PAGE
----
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Glastonbury ends its Festival Republic alliance

By | Published on Wednesday 27 June 2012


The Glastonbury Festival’s alliance with Melvin Benn’s Festival Republic has ended, according to a statement issued by the latter yesterday.

Glastonbury entered into a partnership with Benn’s company, what was then still Mean Fiddler, in 2002, with the Reading Festival promoter taking on the licensing and operational elements of the Glastonbury Festival, partly to help reassure members of the local council’s licensing committee, who had expressed various concerns about the annual event, particularly regards the number of people gaining access to the festival’s site without tickets. It was a successful alliance, with the festival’s customary licensing challenges each spring becoming a thing of the past.

But ten years on that partnership is coming to an end, and Glastonbury will now appoint its own Operations Director to handle those areas of the event that have been led by Benn and Festival Republic for the last decade. Benn ends his latest period of involvement with Glastonbury on good terms with the festival’s chief, Michael Eavis, and the Festival Republic boss will be involved in appointing and briefing the new Operations Director, as well as helping to oversee the smooth passing of licensing control from his company back to the core Glastonbury enterprise. Benn says the move will enable him to focus more time on Festival Republic’s own events both in the UK and beyond, and on his role as Chairman of Wembley Stadium, which he took on just over a year ago.

Confirming he was stepping back from his Glastonbury involvement, Benn said: “From an operational point of view, myself and my team have taken the festival as far as we can and it is time for a change, I think. It has been a wonderful journey with Michael but Latitude, Berlin, Hove and Electric Picnic, none of which existed in 2002, are my priorities, alongside maintaining Leeds and Reading as the bastions of the festival calendar they are, not to mention my demands at Wembley. That said I am committed to ensuring as smooth a handover as possible to the new team in Pilton and enjoying Glastonbury for many years to come as a festival-goer myself”.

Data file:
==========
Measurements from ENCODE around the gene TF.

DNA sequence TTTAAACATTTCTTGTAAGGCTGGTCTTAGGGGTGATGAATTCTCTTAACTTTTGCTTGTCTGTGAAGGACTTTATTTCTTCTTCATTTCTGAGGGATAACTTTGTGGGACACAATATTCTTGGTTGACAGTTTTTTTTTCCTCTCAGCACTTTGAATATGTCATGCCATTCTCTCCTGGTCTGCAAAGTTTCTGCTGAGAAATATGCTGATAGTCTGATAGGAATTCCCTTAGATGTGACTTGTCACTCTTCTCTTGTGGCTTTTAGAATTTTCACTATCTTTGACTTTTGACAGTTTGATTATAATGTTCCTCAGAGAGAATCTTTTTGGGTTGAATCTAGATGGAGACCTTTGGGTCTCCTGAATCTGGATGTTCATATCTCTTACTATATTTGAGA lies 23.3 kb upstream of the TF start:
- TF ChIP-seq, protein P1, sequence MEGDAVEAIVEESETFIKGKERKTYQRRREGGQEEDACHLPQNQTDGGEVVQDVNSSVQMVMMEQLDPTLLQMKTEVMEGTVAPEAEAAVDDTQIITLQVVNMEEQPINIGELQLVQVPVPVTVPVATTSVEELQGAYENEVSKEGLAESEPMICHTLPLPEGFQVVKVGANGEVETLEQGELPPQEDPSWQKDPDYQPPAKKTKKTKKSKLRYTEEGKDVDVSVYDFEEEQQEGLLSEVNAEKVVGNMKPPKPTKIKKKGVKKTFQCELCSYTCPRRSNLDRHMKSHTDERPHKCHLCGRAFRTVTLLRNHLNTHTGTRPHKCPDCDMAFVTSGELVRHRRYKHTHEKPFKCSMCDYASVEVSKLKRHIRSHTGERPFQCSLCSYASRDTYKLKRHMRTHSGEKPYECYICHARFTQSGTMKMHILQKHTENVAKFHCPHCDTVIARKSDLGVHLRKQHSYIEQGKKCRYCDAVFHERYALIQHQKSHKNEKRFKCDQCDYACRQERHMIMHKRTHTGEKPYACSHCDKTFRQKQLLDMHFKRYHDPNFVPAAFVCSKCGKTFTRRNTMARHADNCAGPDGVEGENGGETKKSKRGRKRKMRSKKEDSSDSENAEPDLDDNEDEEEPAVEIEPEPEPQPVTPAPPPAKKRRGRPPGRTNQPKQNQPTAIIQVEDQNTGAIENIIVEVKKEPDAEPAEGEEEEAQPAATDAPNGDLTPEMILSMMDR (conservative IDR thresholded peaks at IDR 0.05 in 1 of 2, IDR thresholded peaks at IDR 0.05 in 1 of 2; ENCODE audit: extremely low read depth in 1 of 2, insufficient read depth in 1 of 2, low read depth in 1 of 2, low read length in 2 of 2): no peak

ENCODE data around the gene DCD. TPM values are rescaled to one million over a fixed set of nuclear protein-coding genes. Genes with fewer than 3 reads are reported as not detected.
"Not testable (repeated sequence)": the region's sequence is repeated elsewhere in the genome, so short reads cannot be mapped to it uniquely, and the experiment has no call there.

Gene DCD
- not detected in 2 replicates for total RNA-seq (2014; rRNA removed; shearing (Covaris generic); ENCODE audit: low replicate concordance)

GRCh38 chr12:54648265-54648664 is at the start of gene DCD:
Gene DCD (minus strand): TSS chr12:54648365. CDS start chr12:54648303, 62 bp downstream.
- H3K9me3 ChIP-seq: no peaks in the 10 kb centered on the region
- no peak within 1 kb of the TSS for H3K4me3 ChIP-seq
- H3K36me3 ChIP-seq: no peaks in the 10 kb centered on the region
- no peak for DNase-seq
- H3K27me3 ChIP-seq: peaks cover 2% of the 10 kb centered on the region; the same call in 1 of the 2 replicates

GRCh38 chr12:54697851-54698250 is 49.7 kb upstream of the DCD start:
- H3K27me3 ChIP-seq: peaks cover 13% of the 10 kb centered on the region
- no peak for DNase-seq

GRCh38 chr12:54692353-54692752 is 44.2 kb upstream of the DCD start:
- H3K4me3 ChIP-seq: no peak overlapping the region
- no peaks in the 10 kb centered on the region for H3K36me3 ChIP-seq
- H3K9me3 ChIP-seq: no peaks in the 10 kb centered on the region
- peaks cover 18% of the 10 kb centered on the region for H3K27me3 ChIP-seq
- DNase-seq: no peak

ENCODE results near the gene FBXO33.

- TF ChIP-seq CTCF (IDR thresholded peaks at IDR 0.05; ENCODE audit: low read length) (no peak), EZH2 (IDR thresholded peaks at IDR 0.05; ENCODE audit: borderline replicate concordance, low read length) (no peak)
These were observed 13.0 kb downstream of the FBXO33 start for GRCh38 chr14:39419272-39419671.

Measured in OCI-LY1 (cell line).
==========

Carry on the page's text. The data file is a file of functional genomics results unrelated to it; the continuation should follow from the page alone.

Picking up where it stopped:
Meanwhile Eavis said: “Melvin definitely earned his stripes running the gates for us during the 80s. That was a difficult time dealing with the closure of Stonehenge, the Battle Of The Beanfield and the travellers, and my attempts to accept them here at Worthy Farm was exciting but very challenging. We both learnt a lot about festivals then, and Melvin and I have managed to put together what is the Glastonbury we have now. I’ll be sorry to see him go, but he has masses of responsibility with all of his shows across the world and now is a good time to part company. I’ve got just about the best team in the business, and Emily and Nick are heading up the next generation to take on more responsibility as well”.

Noting how wet it was last Friday and Saturday – what would have been Glastonbury weekend had the event not taken the year off – Eavis signed off by joking: “Looking across the farm at the moment I think we were very lucky to choose a good wet year to take out – an amazing bit of luck! See you all next year with a very promising line-up”.

As part of the original alliance, Festival Republic has a stake in Glastonbury Festivals 2011 Limited, the festival’s operations company. That stake will now be passed to Festival Republic’s parent company, a subsidiary of Live Nation, so to – says the statement – “secure the future of the festival”. The change will not affect the interest in that business held by The Workers Beer Company, the not-for-profit bars operator that works with Festival Republic at many of its festivals.